However, the Posse Foundation considers each applicant holistically and gets to know them from more than just words on a page. The Posse foundation conducts what they call a Dynamic Assessment Process to select its candidates out of the students nominated for the process. This process whittles down the number of applicants to a group of ten students per school through a large group interview where students are split into smaller groups and are observed as they accomplish certain tasks, such as completing puzzles or leading micro-lab discussions; a one-on-one interview with a Posse staff member; a final smaller group interview after which about half of the candidates will be eliminated; and going through the standard Common App college admissions process for your selected college. In all of the interviews you are expected to be truthful and as open as possible about anything you have struggled with in your past or present circumstances. They make an effort to get to know the student and take time to understand each applicant’s background. Posse does judge you dynamically - they look at the way you have grown and will grow, and how you respond to change. For instance, if a candidate had experienced poverty as a young person in a way that affected their education, but was in a wealthy tax bracket at the time of college admissions, they would be judged as a person from that wealthy tax bracket by a standard admissions process, but would be able to explain to Posse how their circumstances made them who they are today. Being able to tell that story brings a whole new dimension of your personality to the admissions process. There is simply not room on the Common App to explain yourself - even though they increased the word limit to 650 words. Posse does take into account that people from marginalized identities will have experienced institutional oppression, but tries to understand it from your point of view. For instance, as a queer person growing up in the South, I know I could have had a much more difficult educational experience than I did, and I expressed that when interviewing for Posse. They did not have me only say that I was queer and then extrapolate what they assumed to be my experience from that.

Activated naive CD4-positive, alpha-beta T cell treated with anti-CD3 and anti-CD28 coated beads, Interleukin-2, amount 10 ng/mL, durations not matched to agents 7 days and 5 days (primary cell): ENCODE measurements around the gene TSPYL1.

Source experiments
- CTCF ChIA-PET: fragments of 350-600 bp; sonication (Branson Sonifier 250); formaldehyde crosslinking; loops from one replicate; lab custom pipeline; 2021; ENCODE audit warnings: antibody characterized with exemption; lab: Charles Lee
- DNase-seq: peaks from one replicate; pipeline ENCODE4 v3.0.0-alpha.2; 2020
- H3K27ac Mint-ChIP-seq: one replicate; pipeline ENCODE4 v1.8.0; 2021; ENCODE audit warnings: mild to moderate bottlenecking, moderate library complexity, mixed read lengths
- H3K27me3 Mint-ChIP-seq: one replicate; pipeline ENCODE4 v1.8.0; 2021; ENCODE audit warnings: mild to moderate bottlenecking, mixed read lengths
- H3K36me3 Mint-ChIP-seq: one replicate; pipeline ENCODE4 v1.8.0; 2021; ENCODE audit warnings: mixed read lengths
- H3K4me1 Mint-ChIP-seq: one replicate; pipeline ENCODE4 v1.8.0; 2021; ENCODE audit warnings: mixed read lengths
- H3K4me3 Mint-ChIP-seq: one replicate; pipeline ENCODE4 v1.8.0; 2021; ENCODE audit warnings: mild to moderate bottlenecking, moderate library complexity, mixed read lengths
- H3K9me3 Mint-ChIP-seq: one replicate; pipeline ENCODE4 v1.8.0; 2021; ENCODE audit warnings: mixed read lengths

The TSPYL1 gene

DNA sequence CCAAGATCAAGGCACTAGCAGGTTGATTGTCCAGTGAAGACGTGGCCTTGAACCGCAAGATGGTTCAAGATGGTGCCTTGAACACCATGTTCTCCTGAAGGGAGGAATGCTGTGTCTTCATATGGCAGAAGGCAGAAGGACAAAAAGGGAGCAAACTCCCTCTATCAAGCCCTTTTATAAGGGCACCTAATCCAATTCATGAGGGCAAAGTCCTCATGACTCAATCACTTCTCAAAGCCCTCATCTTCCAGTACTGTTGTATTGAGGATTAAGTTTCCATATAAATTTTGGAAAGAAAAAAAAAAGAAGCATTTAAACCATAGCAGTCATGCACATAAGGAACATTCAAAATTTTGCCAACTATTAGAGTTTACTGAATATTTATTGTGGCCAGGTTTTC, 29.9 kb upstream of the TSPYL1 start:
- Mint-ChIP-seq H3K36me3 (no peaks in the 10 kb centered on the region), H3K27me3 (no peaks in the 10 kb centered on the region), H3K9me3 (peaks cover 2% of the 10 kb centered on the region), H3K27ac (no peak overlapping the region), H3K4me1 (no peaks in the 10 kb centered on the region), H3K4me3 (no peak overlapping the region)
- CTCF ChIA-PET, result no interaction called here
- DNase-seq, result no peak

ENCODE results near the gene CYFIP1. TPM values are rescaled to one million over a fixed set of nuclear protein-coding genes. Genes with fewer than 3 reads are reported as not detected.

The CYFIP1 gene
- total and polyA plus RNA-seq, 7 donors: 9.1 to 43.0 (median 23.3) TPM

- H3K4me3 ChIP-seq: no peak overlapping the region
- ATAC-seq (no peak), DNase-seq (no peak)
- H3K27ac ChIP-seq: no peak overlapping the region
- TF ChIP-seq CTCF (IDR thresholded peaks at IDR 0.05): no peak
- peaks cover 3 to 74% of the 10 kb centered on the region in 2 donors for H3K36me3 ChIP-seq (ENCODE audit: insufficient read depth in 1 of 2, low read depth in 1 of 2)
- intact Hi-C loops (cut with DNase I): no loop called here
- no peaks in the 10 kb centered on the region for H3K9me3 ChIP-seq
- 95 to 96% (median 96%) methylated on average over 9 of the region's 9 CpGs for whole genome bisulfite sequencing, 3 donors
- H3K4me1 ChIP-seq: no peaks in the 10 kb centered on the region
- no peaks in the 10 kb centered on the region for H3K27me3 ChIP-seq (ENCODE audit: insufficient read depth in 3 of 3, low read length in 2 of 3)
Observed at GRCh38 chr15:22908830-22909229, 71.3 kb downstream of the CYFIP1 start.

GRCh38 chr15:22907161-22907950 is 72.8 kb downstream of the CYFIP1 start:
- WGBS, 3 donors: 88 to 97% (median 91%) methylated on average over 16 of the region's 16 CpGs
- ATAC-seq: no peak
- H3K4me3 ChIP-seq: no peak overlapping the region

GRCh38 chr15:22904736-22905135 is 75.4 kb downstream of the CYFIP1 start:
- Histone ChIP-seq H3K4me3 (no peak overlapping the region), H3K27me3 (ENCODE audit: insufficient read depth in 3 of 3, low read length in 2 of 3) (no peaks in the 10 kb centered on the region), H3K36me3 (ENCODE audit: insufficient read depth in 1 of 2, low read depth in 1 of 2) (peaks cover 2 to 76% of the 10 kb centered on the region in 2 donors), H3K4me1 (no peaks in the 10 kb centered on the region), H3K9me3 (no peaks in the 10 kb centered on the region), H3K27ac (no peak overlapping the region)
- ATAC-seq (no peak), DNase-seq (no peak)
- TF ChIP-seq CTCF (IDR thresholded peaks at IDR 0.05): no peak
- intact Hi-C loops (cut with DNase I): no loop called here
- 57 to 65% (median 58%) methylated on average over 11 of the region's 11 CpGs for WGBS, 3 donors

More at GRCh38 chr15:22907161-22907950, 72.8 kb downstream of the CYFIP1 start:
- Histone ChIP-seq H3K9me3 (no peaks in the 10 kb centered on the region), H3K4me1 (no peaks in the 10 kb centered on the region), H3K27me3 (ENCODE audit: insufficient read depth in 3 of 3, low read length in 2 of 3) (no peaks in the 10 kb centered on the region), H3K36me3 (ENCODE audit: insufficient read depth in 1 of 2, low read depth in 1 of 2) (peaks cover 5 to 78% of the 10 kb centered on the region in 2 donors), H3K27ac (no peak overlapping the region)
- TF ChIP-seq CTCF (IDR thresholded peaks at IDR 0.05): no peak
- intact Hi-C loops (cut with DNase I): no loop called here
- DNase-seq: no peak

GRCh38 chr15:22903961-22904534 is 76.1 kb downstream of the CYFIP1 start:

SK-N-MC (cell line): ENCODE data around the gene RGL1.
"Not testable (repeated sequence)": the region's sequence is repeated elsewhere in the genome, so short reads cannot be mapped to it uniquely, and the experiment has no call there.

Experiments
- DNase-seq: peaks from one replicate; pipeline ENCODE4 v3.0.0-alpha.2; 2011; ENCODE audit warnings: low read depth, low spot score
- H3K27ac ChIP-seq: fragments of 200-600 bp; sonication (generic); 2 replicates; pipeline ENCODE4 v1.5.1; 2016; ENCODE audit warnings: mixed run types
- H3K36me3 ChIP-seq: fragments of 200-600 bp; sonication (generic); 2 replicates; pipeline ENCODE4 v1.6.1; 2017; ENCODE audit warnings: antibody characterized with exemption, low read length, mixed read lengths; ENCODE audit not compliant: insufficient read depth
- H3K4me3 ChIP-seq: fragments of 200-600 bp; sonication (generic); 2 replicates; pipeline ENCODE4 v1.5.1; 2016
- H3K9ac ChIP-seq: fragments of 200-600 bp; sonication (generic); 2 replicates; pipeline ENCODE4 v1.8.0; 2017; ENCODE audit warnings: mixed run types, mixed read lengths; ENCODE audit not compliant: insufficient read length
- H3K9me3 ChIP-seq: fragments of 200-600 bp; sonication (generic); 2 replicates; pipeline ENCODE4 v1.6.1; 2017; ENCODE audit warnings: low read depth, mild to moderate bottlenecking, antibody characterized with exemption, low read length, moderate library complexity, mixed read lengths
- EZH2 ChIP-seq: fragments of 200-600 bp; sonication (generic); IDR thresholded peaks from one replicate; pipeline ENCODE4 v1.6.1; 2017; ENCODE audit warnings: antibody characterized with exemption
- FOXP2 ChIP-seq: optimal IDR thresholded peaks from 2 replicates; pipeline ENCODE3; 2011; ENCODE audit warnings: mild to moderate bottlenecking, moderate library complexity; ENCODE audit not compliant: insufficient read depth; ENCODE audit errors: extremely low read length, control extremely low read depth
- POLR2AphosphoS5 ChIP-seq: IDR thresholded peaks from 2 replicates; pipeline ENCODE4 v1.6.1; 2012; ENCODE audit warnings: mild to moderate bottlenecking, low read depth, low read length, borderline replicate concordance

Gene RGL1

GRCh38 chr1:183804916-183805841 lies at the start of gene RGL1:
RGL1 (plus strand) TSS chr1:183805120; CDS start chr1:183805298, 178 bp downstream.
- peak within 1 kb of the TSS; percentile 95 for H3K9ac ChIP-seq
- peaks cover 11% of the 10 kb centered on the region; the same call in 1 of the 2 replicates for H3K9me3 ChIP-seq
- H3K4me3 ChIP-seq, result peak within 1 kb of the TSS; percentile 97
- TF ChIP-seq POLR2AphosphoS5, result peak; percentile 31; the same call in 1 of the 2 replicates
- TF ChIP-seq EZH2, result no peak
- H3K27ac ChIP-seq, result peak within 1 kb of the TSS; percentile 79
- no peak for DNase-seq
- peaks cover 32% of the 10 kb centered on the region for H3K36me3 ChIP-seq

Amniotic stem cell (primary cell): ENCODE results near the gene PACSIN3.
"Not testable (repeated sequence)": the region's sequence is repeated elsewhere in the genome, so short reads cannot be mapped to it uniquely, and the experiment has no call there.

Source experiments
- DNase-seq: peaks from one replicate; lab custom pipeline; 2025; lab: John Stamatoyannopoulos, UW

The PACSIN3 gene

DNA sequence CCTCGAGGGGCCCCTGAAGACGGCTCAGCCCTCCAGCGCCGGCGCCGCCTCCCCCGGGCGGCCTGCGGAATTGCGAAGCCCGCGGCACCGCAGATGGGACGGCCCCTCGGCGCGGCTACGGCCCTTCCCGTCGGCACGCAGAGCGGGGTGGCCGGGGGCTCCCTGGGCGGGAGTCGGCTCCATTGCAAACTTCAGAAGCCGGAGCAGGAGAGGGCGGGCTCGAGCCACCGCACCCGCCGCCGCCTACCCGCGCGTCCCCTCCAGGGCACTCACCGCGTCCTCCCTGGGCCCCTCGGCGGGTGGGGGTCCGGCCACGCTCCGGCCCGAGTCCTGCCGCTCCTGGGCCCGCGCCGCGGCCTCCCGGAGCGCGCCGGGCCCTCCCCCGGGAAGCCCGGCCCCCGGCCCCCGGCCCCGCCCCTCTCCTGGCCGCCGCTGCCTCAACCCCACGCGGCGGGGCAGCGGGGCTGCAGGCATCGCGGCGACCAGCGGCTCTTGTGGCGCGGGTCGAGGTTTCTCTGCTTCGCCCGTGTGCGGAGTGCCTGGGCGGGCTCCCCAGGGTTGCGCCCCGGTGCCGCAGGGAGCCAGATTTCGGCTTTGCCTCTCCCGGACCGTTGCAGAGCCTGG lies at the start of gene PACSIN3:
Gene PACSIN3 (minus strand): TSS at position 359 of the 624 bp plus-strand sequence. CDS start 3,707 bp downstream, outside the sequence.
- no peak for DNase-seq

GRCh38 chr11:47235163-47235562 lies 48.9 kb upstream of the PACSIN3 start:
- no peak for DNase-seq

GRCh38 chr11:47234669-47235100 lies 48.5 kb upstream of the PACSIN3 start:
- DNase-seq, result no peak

Posse’s alternative admissions process is formed with the purpose of bringing a truly diverse group of people to the table - I was told after I got into Posse that the diversity they were looking for was a diversity of ideas, opinions and backgrounds rather than specifically ethnic or racial diversity, and this has stuck with me through the whole process. Ideally, if everyone was admitted under these standards, students with many different paradigms would be able to express their points of view and diversify classroom discussion. The question would not only be what the college has to offer people who identify with marginalized groups, it is what these people have to offer the college.